Ramen Champ deserves rank among Chinatown’s finest

By Brandon Yung
Staff Writer

Photos by Brandon Yung

Chinatown’s Far East plaza has become the cradle of a bustling food scene. People now crowd the once empty mall in search for gourmet ice cream, picturesque Thai food, and deep dish pizza served out of a window — exclusively on Mondays. While the bottom floor is lively, the second story of the plaza remains relatively unknown, and tucked back into its corner is one of the best Ramen places in Los Angeles, Ramen Champ.

After his success with Eggslut, a landmark eatery and milestone in Grand Central Market’s gentrification, Chef Alvin Cailan looked to China town to start up Ramen Champ — a vibrant noodle house designed to serve long lines of patient eaters. But after a few unsuccessful months, the restaurant was sold to Yoshimasa Kasai, a chef who trained with some of the world’s best ramen makers.


Ramen Champ’s usual vacancy is unusual, considering Kasai has earned multiple titles at the Tokyo Ramen Championship for the work he did in Hong Kong. Just walking into Ramen Champ, it’s apparent how serious they take their Ramen; giant vats of broth constantly cook just behind the counter sit, waiting for the next customer.

The menu is simple and stripped down; there are three different types of Ramen and only two side dishes. The Tonkatsu Ramen, the magnum opus of the noodle house, is rich but not overpowering. The broth is so refined and well prepared; it’s like drinking liquid pork fat (in the best way possible). The slice of chasu pork that floats on top sets the bar for what the slow cooked pork can be. Green onion and black sesame oil keep the soup from being too overwhelming, bringing the savory pork flavor to a perfect umami balance. The doughy noodles are the key to the bowl, bringing all the classic Ramen Champ flavors together.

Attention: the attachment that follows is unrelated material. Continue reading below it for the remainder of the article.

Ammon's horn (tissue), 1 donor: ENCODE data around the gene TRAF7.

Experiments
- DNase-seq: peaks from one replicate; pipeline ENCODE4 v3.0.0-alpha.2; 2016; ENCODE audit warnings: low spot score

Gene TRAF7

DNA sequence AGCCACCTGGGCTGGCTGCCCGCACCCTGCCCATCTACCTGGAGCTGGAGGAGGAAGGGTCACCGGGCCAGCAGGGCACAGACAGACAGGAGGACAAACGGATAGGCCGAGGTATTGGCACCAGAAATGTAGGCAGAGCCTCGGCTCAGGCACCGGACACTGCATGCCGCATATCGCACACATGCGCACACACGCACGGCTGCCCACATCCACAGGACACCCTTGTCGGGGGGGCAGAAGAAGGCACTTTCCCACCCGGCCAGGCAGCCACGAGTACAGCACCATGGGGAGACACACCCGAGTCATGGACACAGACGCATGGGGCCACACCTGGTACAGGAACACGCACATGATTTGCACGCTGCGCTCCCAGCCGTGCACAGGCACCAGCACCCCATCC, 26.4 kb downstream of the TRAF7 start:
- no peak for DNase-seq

Ramen Champ pays culinary homage to Chinese cuisine. The Tonkatsu Tan Tan perfectly brings the kick of southern Chinese flavors to the delicate Tonkatsu algorithm, a combination indicative of the creativity of the culinary minds behind Ramen Champ. The Tonkatsu Tan Tan includes spicy sichuan peppercorns (which have a slight numbing effect), garlic, bok choy, and white sesame.

But the ramen alone isn’t the only thing worth trying. Next to the boiling vats of pork broth is a stove top with spherical divots about the size of golf balls. That is where Kasai cooks his takoyaki with the partnership of Takoyaki Tanota — a company that vends at night markets and out of a food truck. The Japanese street food is a sweet and savory fried flour ball with pieces of octopus inside. Takoyaki balls are brushed with ponzu sauce, mayonnaise, and bonito shavings and served piping hot at Ramen Champ.

It would seem that the rich gravy-like broth that Ramen Champ makes alone could attract mobs of noodle enthusiasts. Instead, giant vats sit over the stove range in the noodle bar, usually bubbling away waiting for a customer. So next time you’re hankering for a bowl of Ramen, look no farther than the quiet but colorful Ramen spot on the second story of Chinatown’s Far East Plaza.